Kiosks continue to disrupt the restaurant industry, with McDonald’s and Wendy’s the latest two chains to announce they’re adding the technology to many of their units. Falling at the intersection of technology and labor woes, operators continue to question if the tech is right for their brand. So Restaurant Business breaks down the plans for implementation behind these two national brands and checks in with three other concepts that already use kiosks—Panera Bread, Honeygrow and Eatsa—to see how kiosks are working for them.
McDonald’s is the largest chain to announce nationwide kiosk implementation, with plans to have kiosks in all U.S. restaurants by 2020. Recognition technology will enable the kiosks, already available at select locations, to “read” a signal from customers’ phones that have the McDonald’s app, suggest patrons’ favorite orders and default to the guests’ usual method of payment. McDonald’s has revealed that stores already given an Experience of the Future facelift tend to see a sales increase in the mid-single digits. This initiative builds on McDonald’s build-your-own burger program a few years ago that allowed customers to customize their burgers via ordering at kiosks.
After testing kiosks in about 30 units, Wendy’s is now preparing to add them to more than 1,000 of its locations by the end of this year. Chief Information Officer David Trimm told attendees at the company’s investors’ day that the kiosks are being added for two main reasons: to offer customers a better ordering experience and to reduce labor costs—the latter of which was seen by some as Wendy’s attempt to replace workers with machines to save costs. “The intent is to shift labor, not necessarily take it away,” Wendy’s said in an email statement to Restaurant Business. “Kiosks give the customer more control over their experience, and allow team members to engage with the customer to ensure a seamless experience from the moment they walk in the door.” The company says customer reaction to the kiosks has been very positive, and it believes the kiosks will improve efficiency during busy times by providing diners a different way to order. Wendy’s also says that staffing decisions will be made by individual franchisees, who will not be required to add the kiosks. Wendy’s says three kiosks will cost a restaurant $12,000-$15,000, and it estimates those costs will be paid back in two years.
Panera Bread was one of the first major chains to add self-serve kiosks nationwide as part of its Panera 2.0 initiative that launched in 2014. The company says its kiosks have not replaced workers—according to a Panera spokesperson, restaurants redeploy those who would’ve acted as cashiers to other tasks, such as food prep and delivery to tables. The spokesperson also says that check averages for kiosk orders are “modestly higher” than orders placed at the cashier due to customization and built-in upselling, and that units with kiosks see a “frequency lift”—meaning people come more often because the experience has been made easier.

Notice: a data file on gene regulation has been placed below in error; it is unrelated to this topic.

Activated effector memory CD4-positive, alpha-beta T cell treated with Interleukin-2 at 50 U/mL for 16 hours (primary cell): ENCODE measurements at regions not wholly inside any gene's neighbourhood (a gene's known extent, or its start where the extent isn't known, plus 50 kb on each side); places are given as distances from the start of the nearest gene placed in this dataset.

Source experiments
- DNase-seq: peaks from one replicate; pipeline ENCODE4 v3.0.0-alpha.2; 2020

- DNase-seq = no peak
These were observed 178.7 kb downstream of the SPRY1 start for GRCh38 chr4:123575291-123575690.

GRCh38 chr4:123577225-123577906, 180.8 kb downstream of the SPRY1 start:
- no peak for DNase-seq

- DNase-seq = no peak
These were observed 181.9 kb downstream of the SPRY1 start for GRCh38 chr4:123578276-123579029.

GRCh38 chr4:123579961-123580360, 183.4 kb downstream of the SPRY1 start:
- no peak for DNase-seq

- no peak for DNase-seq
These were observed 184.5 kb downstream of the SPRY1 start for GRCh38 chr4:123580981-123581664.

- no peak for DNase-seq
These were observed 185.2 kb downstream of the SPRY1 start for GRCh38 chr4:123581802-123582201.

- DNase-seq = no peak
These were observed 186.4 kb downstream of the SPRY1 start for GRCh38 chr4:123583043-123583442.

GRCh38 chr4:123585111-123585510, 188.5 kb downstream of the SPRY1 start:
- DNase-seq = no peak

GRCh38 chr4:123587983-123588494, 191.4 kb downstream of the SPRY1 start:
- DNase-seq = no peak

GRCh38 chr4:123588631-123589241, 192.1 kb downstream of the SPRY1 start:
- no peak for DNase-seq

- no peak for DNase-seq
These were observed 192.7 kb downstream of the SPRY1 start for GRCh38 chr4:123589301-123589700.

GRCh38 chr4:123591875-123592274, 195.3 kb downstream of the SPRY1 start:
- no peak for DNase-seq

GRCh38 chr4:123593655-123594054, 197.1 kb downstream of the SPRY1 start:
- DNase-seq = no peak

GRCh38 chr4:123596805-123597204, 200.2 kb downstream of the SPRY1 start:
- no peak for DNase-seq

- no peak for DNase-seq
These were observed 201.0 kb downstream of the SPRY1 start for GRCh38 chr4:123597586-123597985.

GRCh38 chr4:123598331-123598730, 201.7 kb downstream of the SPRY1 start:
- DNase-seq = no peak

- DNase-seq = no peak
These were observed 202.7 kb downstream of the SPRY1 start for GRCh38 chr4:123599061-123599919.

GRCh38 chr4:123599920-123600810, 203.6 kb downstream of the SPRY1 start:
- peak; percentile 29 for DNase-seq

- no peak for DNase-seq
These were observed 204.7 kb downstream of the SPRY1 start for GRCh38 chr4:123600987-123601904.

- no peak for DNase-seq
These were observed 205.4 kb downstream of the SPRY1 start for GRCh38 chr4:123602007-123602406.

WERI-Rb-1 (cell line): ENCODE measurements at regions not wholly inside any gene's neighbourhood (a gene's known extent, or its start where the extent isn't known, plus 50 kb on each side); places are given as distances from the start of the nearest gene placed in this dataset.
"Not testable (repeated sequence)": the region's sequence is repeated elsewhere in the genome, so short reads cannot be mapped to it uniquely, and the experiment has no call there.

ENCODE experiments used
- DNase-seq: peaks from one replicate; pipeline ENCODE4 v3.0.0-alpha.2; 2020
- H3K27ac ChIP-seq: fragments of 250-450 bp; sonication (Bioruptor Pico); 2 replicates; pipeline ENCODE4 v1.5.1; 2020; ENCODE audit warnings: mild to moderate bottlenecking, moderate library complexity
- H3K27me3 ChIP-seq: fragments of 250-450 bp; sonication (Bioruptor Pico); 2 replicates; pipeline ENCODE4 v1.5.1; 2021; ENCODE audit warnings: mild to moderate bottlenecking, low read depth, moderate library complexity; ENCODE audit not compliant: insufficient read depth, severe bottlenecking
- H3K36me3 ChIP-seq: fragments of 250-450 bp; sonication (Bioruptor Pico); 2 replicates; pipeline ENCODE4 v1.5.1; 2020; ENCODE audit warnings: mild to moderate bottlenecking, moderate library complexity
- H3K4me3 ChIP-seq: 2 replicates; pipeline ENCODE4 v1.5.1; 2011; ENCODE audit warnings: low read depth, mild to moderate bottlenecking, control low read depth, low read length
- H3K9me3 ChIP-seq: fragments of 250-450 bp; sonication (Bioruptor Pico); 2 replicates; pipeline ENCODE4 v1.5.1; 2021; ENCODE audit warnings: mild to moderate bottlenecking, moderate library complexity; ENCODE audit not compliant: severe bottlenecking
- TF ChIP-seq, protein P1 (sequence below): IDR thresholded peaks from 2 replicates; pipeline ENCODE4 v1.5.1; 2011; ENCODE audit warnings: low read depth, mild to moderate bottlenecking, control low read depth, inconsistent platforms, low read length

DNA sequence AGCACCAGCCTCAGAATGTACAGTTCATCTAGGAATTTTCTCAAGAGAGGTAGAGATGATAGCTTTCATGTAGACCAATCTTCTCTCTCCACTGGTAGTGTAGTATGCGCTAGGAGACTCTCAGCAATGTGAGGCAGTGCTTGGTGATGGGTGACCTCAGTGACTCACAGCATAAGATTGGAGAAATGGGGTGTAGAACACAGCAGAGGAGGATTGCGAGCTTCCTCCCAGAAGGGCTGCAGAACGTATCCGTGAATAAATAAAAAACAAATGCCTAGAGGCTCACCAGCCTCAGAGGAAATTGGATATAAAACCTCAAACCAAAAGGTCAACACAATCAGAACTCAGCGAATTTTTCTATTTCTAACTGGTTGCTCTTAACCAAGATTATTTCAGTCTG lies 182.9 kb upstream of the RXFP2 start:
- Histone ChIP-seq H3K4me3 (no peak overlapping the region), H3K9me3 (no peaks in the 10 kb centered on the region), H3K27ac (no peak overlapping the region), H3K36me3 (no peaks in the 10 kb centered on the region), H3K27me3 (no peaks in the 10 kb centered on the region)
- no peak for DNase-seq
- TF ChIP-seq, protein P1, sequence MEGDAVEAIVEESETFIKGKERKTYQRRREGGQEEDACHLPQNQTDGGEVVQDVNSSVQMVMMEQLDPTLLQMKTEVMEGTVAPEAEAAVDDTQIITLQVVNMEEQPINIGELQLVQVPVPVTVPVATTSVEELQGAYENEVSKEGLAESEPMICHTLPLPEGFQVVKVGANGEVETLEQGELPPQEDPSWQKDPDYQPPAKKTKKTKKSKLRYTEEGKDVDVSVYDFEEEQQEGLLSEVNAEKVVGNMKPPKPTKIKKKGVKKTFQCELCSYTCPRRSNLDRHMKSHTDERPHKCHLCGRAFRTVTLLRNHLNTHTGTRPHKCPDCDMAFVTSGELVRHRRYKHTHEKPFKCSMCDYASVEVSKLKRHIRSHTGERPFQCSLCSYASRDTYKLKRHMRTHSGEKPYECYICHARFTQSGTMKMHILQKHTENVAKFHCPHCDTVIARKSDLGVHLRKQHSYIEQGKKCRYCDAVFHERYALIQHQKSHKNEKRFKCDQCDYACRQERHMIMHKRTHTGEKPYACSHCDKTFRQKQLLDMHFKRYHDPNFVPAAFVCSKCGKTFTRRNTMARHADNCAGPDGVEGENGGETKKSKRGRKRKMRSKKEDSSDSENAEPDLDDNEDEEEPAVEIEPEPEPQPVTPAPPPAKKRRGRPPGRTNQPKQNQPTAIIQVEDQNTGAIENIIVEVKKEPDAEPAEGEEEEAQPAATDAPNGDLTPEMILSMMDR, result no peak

Kiosks have always been a fixture at fast-casual chain Honeygrow, which features several self-ordering kiosks (along with human cashiers) at all 15 of its locations. The Philadelphia-based concept, which specializes in build-your-own salads and stir-fries, uses the kiosks to streamline its ordering process. “Because of the customizable nature of our menu, we needed a simple and quick way for guests to make their selections, while also efficiently communicating orders to the kitchen,” says CEO Justin Rosenberg.
The kiosks are also designed to customize the experience at each store. Honeygrow developed its own kiosk ordering system that features photos of the surrounding area. “We wanted to capture not so much the obvious locations (like the Empire State Building for NYC), but the hidden alleyways that we know are also beautiful and essential to each market,” Rosenberg says. “These small, creative details resonate with our customers.”
Often touted as the modern day automat, Eatsa is lauded as a fully automated restaurant that uses solely kiosks in place of cashiers. While humans do prepare the food and are on hand to assist with kiosk ordering, customers never need to interact with a person if they don’t want to—they place orders via tablets and retrieve their food from cubbies with digital screens. Since debuting in San Francisco in 2015, Eatsa has expanded to seven locations in California, New York and, most recently, Washington, D.C. “I think we were pleasantly surprised by the degree to which this didn’t seem weird to people,” co-founder Scott Drummond told The Washington Post. “People just felt it was normal. It seemed appropriate.”
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